No U.S. chief executive officer has bought more of his own company’s stock in recent years than McClendon, even as the shares reached all-time highs. His appetite for Chesapeake stock made him “a darling of Wall Street,” Tulsa money manager Jake Dollarhide said. But his purchases were made on margin, meaning he used borrowed money. As the value of the stock fell, McClendon was forced to raise cash to meet margin calls. Recent losses — Chesapeake shares have plummeted 60 percent in the past three weeks — left him unable to fulfill those requirements.
Read more: http://newsok.com/market-slide-wipes-out-ceos-chesapeake-holdings/article/3310107#ixzz1QSst9NnL
McClendon responded vigorously to the NY Times’s suggestion that the gas revolution was more mirage than miracle in a lengthy letter to Chesapeake Energy employees that was published on the company’s public Facebook page. (Note: The timing of this letter with regard to the NY Times article is telling. The article appeared in the Sunday edition of the Times on June 26, 2011. The letter to employees included a time stamp indicating that it was released at 8:37 pm on the same day while the Facebook page indicates that it was posted to the world by 11:27 pm. In other words – there is no rest for the weary in the Internet era.)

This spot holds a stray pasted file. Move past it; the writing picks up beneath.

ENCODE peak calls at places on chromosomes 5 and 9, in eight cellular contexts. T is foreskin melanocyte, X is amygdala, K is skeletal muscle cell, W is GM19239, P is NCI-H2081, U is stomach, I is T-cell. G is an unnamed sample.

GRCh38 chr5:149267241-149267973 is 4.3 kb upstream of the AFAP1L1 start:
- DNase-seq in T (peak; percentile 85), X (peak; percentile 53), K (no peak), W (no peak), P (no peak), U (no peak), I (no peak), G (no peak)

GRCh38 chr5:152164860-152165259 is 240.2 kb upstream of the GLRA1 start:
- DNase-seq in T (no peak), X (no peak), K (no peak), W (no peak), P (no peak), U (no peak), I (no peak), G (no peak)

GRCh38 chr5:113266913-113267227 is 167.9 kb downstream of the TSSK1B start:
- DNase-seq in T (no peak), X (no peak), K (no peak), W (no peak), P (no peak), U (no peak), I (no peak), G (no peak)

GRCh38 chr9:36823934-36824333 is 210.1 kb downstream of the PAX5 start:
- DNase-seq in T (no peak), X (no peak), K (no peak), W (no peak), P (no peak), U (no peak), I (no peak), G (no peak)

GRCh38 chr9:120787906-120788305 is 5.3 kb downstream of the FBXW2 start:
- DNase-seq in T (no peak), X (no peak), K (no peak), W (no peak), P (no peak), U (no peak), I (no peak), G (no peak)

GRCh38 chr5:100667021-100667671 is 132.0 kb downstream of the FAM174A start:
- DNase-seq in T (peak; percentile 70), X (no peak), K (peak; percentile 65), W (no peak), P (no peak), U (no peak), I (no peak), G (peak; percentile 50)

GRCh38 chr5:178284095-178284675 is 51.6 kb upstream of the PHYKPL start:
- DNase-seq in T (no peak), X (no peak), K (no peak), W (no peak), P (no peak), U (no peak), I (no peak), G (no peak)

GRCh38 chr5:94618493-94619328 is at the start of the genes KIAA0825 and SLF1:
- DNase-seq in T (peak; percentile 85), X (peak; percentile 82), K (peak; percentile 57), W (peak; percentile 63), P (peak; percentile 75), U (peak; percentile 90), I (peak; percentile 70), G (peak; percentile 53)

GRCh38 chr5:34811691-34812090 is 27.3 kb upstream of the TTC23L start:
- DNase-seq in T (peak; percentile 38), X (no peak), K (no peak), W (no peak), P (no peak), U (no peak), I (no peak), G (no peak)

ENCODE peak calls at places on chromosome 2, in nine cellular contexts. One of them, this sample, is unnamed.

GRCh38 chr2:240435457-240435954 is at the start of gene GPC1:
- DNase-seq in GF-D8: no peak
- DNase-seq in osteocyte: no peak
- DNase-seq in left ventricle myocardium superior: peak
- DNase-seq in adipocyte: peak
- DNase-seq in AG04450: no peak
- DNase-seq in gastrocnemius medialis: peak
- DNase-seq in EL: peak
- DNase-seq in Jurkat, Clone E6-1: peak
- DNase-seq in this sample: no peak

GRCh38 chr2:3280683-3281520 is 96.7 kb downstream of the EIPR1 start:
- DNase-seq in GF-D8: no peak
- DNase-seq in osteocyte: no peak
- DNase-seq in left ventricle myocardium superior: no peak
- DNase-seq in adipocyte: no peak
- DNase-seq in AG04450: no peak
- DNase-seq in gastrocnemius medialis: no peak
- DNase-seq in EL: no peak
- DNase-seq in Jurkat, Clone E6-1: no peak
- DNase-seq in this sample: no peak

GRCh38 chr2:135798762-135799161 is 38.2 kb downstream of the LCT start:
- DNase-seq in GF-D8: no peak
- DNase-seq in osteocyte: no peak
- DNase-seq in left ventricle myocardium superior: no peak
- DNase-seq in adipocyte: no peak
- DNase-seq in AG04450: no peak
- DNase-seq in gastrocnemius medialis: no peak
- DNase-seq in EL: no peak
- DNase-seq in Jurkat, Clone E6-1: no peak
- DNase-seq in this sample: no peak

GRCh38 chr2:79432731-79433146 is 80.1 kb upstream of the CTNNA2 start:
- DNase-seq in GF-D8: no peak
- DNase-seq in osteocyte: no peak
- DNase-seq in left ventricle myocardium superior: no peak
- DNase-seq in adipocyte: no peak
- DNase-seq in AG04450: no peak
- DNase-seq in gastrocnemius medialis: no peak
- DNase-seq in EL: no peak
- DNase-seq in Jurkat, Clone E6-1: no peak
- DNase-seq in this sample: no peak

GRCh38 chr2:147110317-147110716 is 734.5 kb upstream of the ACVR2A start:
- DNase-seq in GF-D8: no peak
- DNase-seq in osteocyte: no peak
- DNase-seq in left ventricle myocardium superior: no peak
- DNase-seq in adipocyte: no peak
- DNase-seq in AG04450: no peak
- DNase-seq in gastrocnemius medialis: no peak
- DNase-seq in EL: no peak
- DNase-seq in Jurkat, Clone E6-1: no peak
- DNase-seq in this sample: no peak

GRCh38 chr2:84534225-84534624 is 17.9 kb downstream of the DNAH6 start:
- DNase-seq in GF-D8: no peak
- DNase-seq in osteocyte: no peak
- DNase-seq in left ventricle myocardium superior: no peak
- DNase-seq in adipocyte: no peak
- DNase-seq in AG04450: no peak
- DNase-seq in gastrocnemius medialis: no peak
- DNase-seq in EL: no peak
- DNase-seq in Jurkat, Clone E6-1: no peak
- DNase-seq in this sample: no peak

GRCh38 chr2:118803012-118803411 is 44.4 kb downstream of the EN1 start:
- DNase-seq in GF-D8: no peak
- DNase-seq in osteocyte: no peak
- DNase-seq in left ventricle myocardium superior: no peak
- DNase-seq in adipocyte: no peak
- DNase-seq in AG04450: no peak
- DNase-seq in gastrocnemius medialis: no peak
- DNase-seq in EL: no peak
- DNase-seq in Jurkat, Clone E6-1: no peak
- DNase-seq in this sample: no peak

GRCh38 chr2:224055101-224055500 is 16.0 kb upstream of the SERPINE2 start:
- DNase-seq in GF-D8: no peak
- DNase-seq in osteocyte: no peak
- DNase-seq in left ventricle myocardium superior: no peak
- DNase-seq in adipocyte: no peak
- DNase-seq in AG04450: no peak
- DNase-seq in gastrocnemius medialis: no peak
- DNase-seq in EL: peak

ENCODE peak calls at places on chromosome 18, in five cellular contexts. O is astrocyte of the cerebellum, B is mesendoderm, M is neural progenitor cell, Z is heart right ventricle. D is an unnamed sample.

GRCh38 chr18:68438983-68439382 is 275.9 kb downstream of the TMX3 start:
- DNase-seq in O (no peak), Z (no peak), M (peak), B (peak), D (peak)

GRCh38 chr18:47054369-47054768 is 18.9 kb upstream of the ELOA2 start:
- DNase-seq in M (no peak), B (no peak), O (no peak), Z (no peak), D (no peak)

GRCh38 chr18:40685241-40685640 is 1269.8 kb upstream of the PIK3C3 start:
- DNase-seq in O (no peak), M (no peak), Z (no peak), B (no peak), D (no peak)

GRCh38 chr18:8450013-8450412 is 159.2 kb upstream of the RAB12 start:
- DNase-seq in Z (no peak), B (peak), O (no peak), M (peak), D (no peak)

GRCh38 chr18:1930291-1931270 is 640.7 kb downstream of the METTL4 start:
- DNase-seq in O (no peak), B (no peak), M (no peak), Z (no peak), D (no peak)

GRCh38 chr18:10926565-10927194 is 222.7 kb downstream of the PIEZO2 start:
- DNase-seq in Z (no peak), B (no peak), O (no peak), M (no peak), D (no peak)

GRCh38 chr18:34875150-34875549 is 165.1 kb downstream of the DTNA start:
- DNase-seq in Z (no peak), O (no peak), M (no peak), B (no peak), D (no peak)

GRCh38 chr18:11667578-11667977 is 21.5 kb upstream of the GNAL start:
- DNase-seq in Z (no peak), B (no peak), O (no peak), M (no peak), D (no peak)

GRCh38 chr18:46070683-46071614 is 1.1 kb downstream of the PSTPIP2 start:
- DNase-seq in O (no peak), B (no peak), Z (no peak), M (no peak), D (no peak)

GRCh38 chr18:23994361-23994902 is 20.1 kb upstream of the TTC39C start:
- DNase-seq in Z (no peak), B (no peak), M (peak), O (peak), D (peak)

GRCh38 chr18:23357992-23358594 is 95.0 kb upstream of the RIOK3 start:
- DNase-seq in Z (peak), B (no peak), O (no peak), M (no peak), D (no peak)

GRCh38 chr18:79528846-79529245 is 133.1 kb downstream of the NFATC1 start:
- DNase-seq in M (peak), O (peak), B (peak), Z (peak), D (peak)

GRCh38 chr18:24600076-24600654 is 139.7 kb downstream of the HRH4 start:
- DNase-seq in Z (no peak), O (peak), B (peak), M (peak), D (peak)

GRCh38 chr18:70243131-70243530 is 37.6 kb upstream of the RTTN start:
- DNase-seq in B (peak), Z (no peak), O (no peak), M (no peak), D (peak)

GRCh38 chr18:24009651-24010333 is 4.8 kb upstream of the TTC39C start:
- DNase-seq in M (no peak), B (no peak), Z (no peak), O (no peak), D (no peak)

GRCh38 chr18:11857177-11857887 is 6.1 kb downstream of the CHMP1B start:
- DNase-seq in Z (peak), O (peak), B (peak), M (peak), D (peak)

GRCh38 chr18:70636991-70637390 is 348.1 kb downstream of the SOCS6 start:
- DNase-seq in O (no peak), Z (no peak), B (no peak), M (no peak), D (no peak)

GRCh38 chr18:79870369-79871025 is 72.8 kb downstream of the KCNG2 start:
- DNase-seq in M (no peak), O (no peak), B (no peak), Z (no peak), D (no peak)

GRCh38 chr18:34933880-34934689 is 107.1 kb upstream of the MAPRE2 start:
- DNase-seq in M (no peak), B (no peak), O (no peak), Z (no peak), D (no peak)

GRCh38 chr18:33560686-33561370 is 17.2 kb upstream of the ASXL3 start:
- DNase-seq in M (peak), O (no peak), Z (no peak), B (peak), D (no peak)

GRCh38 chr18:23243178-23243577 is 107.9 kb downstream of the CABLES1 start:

McClendon’s letter blamed the NY Times article on environmental activists that proclaim a desire to supply all of the US energy needs from wind and solar energy. It also issued a call to action for Chesapeake Energy employees:
We hope that every Chesapeake employee can be part of our public education outreach. At more than 11,000 strong, we are an army of “factivists” – people who have knowledge of the facts and the personal knowledge and ability to spread them. You can do this by talking to your families, friends and others in your spheres of influence (schools, churches, civic organizations, etc) about the kind of company you work for and the integrity of what we do every day for our shareholders, our communities, our states, our nation, our economy and our environment. You don’t have to be an expert to stand up and tell folks that Chesapeake is committed to doing what’s right – and that commitment is expressed every day by you and your colleagues across the company.
You can also get involved by joining Chesapeake Fed PAC, our political action committee. Our opponents are extremely well funded and organized. We need to make sure our voice is heard in Washington, DC and with elected officials who are making decisions that affect our industry, our company and our ability to operate in the many states in which shale gas and oil have been discovered.